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Sean Hollister

Sean Hollister

Senior Editor

Sean is a senior editor at The Verge, a very good website he helped found in 2011. He thrives at the intersection of gaming, technology, and toys, with a side of consumer advocacy because companies just can't help themselves, can they? Sean previously led breaking news teams at The Verge and CNET and the reviews program at Gizmodo. He also has that voice.

Ethics statement, June 2023: Sean's wife is employed by Apple as a video producer. He therefore does not currently report or edit stories about Apple products or Apple as a company.

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Pay for your pies.

Tesla reportedly stiffed a Black-owned bakery during Black History Month, canceling an order for thousands of dollars worth of piesafter asking the owner to double the amount.

Today, Musk vaguely tweeted he’d “make things good with the bakery”. Meanwhile, the community has stepped in to help.


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Google says News search results aren’t going away — but the deck is often stacked against them.

Did you know Google tested removing its News tab from search results entirely? It’s back now “and we do not have plans to remove it,” says the company.

But many searches downplay News in what I’d argue is an irresponsible way. When I search for “Wyze Camera,” stories about major security lapses are buried under an avalanche of product results. I saw the same thing after we wrote about SanDisk’s data-losing portable SSDs.


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Byju’s may no longer be Byju’s after shareholders vote out Byju.

Byju Raveendran is CEO of the company once described as India’s most valuable startup, but... maybe not anymore?

Byju’s is an app-based educational company that’s snapped up US firms like Osmo (you might have seen its iPad-camera-attachment STEM games) and Epic during its buying sprees.


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Did today’s update improve your Samsung Galaxy S24’s camera?

Inquiring minds would like to know. Officially, there’s a new “vividness” option, and “image quality and sharpness optimization code has been applied” as well.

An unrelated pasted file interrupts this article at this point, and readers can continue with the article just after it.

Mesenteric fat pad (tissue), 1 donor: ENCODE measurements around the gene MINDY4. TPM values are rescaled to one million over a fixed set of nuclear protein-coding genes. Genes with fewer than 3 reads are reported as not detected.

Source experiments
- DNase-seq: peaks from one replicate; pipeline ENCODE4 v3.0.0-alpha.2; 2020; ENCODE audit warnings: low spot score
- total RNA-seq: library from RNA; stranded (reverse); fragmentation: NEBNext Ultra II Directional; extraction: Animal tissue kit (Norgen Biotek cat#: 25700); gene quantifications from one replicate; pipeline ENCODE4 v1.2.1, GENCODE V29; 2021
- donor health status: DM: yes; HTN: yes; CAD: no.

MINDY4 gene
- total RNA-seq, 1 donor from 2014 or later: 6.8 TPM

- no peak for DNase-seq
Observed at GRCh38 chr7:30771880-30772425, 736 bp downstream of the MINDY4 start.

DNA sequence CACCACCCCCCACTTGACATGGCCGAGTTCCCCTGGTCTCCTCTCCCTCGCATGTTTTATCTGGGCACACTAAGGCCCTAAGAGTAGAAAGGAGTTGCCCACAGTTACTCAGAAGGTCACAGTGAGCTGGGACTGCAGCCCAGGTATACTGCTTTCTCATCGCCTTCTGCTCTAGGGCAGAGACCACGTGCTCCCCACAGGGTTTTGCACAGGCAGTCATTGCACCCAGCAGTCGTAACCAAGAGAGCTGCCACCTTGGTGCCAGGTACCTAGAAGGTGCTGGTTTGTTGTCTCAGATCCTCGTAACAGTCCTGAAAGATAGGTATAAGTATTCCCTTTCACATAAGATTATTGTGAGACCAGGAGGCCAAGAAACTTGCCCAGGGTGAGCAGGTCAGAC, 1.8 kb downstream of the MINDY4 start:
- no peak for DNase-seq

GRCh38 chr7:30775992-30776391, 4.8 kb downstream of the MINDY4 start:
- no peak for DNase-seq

Unofficially, SamMobile says it “improves text clarity while using high zoom ranges,” improves “the exposure of dark parts of a scene while capturing images indoors,” helps with backlit photos, improves colors and exposure in various photo modes, and more.


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Threads (tentatively) now lets you save drafts and take pictures from within the app.

Zuck says both features are in testing, and Meta just forwarded us the below:

Drafts: allows you to save in-progress posts for future editing and posting.

Threads Camera: opens your phone’s camera directly in the Threads composer, making it easier to share photos on Threads.

Today’s release of Draft and Camera are initial tests. Currently, you can save one draft post, and you can take one photo per post with the Threads Camera.

Correction, 7:34PM ET: Meta originally told us you could take videos too, but now says videos aren’t available yet. If you don’t see the options, it’s because “This is a global test with a limited number of people.”


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The Stadia controller is neither gone nor forgotten.

Ubisoft’s Skull and Bones lets you switch onscreen button prompts to Google Stadia icons, CaliDrewVos has discovered. (Yes, the face buttons are mostly labeled the same as Xbox, but Stadia has L1/L2/R1/R2 instead of LB/LT/RB/RT.)

As 9to5Google notes, the game was originally slated to come to Stadia — and it’s not too late to rescue a Stadia controller by turning it into a Bluetooth gamepad! I used mine yesterday.


Intel announces bleeding-edge Intel 14A, targeting 2027 with High-NA EUV.

Intel has said 2025 is the year it leads the world in chips again (TSMC begs to differ).

Beyond that lies Intel 14A — the company’s smallest node yet, thanks to High-NA EUV. But Intel is hedging its bets with a tick-tock 18A successor, where the P in “18A-P” stands for performance jump. What does 14A stand for? Intel didn’t say. “We think this is the next leadership technology and we don’t want to give anyone something to shoot at,” Intel VP Craig Orr tells me.


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“I can’t say that I had orange juice for breakfast without people asking what it means.”

That’s Briana White, who voices Aerith in Final Fantasy VII Rebirth. “Everyone has a theory,” she told The New York Times.

Also, TIL Broadway actor Lea Salonga, singing voice of Jasmine and Mulan, is a huge Final Fantasy fan.

Correction: Salonga was the singing voice of Mulan; lines were voiced by Ming-Na Wen.